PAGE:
**Quantum entanglement** occurs when electrons, molecules even as large as "buckyballs", photons, etc., interact physically and then become separated; the type of interaction is such that each resulting member of a pair is properly described by the same quantum mechanical description (

state), which is indefinite in terms of important factors such as position,

momentumIn classical mechanics, linear momentum or translational momentum is the product of the mass and velocity of an object...

,

spinIn quantum mechanics and particle physics, spin is a fundamental characteristic property of elementary particles, composite particles , and atomic nuclei.It is worth noting that the intrinsic property of subatomic particles called spin and discussed in this article, is related in some small ways,...

, polarization, etc. According to the

Copenhagen interpretationThe Copenhagen interpretation is one of the earliest and most commonly taught interpretations of quantum mechanics. It holds that quantum mechanics does not yield a description of an objective reality but deals only with probabilities of observing, or measuring, various aspects of energy quanta,...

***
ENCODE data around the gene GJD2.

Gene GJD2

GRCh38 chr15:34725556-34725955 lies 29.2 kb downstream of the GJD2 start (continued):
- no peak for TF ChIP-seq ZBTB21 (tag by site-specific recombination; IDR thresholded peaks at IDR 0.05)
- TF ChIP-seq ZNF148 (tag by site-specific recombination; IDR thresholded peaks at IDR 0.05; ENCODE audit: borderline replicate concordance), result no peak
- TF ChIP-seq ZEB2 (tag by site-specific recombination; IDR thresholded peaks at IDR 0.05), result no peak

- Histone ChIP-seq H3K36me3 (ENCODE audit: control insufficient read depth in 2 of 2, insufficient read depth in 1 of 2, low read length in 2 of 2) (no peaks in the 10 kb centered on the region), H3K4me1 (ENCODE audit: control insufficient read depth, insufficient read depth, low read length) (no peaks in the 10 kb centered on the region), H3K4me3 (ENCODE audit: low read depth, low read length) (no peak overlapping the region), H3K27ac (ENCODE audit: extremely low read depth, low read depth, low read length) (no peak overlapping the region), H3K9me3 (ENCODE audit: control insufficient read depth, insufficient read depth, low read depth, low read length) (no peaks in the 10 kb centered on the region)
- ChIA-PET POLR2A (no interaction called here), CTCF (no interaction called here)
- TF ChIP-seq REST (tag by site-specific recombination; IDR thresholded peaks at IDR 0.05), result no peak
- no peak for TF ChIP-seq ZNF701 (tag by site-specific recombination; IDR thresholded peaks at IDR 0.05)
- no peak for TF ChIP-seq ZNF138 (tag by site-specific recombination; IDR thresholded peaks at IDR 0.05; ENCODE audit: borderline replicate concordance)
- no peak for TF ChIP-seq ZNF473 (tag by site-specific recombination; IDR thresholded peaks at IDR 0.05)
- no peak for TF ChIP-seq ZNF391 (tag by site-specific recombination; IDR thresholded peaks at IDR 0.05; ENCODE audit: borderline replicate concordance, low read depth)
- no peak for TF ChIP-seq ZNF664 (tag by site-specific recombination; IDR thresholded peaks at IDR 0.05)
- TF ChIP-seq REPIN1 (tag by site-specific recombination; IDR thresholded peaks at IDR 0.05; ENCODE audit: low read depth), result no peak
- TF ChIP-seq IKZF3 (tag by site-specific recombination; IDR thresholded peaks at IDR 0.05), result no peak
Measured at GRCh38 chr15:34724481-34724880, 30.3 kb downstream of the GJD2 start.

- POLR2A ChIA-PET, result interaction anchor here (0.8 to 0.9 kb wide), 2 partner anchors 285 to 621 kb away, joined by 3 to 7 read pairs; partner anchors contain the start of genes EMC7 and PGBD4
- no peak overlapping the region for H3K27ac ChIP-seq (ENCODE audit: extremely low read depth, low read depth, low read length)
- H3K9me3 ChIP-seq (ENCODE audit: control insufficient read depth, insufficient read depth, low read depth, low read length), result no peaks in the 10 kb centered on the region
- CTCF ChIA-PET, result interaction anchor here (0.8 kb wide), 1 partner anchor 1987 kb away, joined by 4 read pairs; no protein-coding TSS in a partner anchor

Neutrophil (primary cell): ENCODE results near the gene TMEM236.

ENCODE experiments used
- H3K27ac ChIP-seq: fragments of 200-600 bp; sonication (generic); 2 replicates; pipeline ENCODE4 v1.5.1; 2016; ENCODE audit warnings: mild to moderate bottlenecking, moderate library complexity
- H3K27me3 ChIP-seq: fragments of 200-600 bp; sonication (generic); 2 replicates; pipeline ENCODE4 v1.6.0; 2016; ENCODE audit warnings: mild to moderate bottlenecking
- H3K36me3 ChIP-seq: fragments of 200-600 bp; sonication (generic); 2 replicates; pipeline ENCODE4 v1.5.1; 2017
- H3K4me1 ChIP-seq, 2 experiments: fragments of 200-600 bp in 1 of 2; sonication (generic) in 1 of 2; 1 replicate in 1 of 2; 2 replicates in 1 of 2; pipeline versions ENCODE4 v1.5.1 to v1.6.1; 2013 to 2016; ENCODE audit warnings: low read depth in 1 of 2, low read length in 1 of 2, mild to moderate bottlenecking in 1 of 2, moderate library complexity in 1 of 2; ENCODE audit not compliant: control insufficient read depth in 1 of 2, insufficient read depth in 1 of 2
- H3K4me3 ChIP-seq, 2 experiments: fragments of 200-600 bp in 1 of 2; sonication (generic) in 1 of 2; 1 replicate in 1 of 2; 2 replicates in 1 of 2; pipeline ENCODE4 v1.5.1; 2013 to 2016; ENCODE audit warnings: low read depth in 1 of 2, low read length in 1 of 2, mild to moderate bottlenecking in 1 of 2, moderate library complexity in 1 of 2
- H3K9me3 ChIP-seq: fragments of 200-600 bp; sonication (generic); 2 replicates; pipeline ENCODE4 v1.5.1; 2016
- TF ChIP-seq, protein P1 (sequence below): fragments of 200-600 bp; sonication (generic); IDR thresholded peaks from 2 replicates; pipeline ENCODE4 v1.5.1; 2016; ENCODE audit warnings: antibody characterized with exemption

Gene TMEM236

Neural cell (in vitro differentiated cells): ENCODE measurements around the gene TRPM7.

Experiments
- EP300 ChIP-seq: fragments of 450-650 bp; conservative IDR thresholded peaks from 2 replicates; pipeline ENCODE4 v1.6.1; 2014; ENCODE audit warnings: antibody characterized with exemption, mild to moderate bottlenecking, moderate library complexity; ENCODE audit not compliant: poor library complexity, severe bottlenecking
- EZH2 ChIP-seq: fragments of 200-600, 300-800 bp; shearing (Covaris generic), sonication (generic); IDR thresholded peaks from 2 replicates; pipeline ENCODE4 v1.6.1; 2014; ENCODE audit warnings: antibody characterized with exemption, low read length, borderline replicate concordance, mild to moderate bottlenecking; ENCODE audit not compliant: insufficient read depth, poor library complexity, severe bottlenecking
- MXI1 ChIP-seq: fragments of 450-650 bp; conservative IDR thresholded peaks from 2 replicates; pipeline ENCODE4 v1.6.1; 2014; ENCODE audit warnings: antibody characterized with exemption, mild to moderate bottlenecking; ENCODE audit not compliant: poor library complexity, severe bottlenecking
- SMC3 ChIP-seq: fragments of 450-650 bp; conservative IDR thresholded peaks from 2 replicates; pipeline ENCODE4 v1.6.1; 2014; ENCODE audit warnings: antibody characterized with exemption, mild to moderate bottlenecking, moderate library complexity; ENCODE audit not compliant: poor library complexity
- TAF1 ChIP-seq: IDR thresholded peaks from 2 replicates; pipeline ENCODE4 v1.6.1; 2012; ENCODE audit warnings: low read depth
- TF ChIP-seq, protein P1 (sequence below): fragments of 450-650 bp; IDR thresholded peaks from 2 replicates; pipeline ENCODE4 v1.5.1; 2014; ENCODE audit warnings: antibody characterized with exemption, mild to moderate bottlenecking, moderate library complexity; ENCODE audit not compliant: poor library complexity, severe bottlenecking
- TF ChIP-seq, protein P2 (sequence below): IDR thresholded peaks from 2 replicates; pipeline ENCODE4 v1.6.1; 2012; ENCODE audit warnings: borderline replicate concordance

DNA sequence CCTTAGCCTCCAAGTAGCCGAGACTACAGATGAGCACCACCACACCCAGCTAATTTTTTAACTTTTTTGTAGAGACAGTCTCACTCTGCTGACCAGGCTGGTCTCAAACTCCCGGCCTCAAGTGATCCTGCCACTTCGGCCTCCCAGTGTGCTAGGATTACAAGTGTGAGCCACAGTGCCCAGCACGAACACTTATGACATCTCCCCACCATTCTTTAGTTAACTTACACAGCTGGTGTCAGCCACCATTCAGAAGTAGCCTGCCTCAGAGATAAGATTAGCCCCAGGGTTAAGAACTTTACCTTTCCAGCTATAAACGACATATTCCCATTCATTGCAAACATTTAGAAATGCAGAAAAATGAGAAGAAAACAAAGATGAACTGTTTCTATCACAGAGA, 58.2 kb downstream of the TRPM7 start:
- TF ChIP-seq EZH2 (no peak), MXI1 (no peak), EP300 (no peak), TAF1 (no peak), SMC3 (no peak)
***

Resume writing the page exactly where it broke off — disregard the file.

of

quantum mechanicsQuantum mechanics, also known as quantum physics or quantum theory, is a branch of physics providing a mathematical description of much of the dual particle-like and wave-like behavior and interactions of energy and matter. It departs from classical mechanics primarily at the atomic and subatomic...

, their shared state is

**indefinite** until measured. Quantum entanglement is a form of

quantum superpositionQuantum superposition is a fundamental principle of quantum mechanics. It holds that a physical system exists in all its particular, theoretically possible states simultaneously; but, when measured, it gives a result corresponding to only one of the possible configurations.Mathematically, it...

. When a measurement is made and it causes one member of such a pair to take on a definite value (e.g., clockwise spin), the other member of this entangled pair will at any subsequent time be found to have taken the complementary value (e.g., counterclockwise spin). Thus, there is a correlation between the results of measurements performed on entangled pairs, and this occurs even though the entangled pair may have been separated by arbitrarily large distances.

This behavior is theoretically coherent and has been demonstrated experimentally, and it is accepted by the physics community. However there is some debate about a possible